3. Data buffer, used to keep track of the message received from the client.

The constructor gets the app ASIO I/O context by reference from the caller and uses it to instantiate its member socket. Then it calls its private method receive() to start its endless job.
Server(ba::io_context& io) : socket_(io, udp::endpoint(udp::v4(), ECHO_PORT))  // 1

void receive()
    socket_.async_receive_from(ba::buffer(data_), endpoint_, [this](bs::error_code ec, std::size_t len) {  // 2
        if (!ec && len > 0)  // 3
            receive();  // 4
1. The socket requires also an endpoint describing the associated protocol and port. We create it on the fly.
2. Call asynchronously receive_from on the socket. ASIO would put in the data buffer what the client sends and store its network information in the passed endpoint. When the socket receive is completed, ASIO would call the handler passed as third parameter, here a lambda that captures "this" and honors the expected parameters.
3. If the receiving worked fine - no error_code reported - and the message is not empty, we'll call our Server send() method, to echo the message.
4. Otherwise - error or empty message - we don't have to send anything back, so we call the enclosing receive() method, to serve a new client.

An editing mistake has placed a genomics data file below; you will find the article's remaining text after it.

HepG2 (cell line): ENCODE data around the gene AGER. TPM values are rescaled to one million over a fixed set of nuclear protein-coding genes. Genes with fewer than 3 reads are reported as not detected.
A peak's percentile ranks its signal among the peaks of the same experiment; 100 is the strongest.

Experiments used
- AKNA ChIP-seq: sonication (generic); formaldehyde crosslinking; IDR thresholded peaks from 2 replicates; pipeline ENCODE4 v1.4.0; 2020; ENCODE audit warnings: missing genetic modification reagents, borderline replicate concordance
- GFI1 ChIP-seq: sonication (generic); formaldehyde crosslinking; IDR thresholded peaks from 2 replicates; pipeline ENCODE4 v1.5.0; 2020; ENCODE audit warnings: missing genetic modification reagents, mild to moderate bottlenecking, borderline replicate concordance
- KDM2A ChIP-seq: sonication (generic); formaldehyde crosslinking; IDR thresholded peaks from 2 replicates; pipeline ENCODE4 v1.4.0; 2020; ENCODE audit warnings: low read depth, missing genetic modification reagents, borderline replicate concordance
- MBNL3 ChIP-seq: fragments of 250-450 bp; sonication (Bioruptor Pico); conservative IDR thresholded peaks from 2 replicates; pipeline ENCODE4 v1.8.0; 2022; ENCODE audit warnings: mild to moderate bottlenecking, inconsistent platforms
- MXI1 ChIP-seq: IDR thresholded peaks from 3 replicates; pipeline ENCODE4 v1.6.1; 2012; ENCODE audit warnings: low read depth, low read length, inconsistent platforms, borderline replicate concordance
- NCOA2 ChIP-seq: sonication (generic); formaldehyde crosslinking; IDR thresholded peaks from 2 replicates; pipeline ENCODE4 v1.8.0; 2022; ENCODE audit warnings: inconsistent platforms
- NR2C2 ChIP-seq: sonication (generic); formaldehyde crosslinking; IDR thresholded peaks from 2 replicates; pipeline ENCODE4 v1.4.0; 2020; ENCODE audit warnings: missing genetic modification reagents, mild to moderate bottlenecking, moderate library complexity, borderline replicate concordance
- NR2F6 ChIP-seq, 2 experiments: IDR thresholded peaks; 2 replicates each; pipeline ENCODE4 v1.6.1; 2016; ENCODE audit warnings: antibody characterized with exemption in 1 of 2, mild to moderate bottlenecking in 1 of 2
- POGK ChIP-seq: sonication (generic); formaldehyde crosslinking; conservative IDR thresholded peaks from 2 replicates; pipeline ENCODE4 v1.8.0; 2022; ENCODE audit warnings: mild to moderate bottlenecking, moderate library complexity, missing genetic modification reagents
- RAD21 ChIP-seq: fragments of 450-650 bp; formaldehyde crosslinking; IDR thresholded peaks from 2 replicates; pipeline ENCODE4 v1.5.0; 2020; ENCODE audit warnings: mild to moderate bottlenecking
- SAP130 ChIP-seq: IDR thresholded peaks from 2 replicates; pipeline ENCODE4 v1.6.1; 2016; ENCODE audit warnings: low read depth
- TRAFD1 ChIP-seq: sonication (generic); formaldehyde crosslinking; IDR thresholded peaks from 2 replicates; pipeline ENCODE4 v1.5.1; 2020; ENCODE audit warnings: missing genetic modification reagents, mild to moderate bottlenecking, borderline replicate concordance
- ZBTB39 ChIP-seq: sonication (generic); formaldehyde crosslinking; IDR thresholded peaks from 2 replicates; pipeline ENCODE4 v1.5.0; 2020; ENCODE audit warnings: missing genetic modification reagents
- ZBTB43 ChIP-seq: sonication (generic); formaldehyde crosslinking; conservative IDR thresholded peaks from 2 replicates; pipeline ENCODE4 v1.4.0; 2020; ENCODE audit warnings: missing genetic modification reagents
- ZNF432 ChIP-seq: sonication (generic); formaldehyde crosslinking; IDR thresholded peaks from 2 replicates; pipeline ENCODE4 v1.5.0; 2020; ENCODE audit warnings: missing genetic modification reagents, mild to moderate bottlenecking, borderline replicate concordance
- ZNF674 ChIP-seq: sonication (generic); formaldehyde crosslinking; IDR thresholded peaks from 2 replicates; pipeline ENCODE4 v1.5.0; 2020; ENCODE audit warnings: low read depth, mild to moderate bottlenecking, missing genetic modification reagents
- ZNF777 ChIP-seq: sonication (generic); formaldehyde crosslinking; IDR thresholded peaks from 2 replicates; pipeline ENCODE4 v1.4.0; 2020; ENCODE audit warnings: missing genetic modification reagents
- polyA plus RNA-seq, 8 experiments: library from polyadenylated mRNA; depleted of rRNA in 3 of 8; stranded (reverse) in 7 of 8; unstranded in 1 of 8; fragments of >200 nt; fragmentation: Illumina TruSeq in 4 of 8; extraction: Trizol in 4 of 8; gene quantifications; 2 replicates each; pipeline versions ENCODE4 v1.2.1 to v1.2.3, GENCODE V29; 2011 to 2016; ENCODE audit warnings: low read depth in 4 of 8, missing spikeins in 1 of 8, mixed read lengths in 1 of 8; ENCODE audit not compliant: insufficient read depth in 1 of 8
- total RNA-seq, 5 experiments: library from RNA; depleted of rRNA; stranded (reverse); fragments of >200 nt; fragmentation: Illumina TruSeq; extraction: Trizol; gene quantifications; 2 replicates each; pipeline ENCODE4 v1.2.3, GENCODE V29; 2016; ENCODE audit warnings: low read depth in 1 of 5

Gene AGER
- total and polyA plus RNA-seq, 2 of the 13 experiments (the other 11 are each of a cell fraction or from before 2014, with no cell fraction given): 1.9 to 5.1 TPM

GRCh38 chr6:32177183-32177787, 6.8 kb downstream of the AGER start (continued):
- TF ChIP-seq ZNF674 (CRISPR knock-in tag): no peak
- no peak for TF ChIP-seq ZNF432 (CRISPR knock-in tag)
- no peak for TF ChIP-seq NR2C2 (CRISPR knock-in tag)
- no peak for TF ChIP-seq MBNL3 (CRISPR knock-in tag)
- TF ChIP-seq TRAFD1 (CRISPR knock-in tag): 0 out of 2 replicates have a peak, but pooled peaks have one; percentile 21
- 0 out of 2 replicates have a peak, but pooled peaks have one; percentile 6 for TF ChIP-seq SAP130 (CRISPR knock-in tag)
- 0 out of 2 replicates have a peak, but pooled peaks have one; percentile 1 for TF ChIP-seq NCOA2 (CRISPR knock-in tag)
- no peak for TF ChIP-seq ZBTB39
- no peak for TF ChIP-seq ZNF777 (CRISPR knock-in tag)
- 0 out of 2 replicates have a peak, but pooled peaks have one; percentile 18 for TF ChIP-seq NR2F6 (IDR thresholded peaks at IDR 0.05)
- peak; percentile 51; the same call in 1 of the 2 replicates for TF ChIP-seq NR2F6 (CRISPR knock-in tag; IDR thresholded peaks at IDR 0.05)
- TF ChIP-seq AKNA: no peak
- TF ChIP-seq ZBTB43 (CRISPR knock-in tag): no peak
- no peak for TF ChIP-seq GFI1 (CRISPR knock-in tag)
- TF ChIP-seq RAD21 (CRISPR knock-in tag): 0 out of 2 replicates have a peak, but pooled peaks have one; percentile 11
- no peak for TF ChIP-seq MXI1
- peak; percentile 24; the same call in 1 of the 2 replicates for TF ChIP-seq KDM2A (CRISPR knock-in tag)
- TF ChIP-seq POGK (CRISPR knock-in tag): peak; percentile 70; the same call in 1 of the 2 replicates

When a "good" message is received from a client, our server sends it back to it as is:
void send(std::size_t len)
    socket_.async_send_to(ba::buffer(data_, len), endpoint_, std::bind(&Server::receive, this));
The socket gets the job of asynchronously send the data, as stored in the Server member variable, with the length, as passed in as parameter, to the endpoint saved as Server member variable. When the data transfer is completed, ASIO would call the handler passed as third argument. Here we don't want to do anything in case or error, not even logging something, so we can simply bind to the handler a call to "this" receive(), ignoring error code and length of the transferred data.

I pushed the complete C++ source file to GitHub. The code is based on the UDP asynchronous echo example in the official Boost ASIO documentation.

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Boost ASIO echo TCP asynchronous server